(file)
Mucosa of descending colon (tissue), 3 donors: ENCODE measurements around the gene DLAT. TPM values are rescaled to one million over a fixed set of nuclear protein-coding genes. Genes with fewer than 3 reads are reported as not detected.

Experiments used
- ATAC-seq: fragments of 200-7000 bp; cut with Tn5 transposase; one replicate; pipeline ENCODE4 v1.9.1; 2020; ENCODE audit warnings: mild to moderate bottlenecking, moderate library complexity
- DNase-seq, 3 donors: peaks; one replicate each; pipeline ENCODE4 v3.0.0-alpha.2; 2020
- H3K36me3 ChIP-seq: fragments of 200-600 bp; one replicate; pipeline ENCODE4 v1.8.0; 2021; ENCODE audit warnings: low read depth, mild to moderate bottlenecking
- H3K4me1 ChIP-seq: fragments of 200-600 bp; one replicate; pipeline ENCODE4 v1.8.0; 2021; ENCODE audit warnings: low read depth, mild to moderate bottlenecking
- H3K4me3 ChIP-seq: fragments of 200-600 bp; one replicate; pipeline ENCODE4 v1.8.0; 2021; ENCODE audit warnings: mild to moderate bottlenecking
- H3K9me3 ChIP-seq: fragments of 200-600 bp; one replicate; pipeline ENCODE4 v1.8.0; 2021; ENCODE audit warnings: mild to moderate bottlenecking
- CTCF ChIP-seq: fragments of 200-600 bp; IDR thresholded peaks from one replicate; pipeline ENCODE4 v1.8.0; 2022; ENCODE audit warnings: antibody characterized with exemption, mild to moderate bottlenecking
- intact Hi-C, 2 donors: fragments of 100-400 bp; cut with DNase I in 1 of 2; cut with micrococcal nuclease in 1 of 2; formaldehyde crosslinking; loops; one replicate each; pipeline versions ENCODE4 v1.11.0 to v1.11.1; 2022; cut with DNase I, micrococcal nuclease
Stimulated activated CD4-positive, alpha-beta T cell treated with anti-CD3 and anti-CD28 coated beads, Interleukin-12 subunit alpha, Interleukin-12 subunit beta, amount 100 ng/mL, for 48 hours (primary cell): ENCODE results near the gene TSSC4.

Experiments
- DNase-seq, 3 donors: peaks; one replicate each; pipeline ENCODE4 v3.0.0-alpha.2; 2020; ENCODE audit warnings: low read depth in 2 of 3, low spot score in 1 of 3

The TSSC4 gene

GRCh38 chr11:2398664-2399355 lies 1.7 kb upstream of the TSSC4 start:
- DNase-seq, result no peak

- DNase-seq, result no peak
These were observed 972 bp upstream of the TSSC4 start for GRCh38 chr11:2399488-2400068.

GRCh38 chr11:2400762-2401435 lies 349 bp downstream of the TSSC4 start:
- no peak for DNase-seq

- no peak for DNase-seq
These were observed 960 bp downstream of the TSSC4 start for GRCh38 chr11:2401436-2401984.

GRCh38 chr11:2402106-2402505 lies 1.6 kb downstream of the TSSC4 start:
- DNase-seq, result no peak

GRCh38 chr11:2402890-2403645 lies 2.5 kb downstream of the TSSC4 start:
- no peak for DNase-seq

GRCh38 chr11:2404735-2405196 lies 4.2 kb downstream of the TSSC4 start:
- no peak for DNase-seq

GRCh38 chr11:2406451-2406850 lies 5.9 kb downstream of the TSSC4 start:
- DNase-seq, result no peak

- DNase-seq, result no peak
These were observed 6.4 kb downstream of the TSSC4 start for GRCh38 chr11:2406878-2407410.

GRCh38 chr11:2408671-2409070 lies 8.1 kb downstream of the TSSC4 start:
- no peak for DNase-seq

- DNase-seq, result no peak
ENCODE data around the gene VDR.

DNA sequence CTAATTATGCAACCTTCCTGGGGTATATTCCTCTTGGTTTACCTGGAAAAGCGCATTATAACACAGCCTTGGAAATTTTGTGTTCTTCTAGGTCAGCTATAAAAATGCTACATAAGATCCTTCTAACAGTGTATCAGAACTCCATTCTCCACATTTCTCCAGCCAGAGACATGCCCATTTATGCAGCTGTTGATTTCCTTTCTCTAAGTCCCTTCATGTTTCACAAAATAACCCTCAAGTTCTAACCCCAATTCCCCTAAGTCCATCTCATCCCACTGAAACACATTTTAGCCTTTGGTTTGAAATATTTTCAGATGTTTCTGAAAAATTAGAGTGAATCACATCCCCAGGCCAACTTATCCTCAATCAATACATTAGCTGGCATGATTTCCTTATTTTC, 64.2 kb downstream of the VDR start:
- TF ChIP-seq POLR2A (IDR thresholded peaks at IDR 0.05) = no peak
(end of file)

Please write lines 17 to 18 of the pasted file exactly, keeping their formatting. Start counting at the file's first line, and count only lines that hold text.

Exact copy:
- DNase-seq, result no peak
These were observed 972 bp upstream of the TSSC4 start for GRCh38 chr11:2399488-2400068.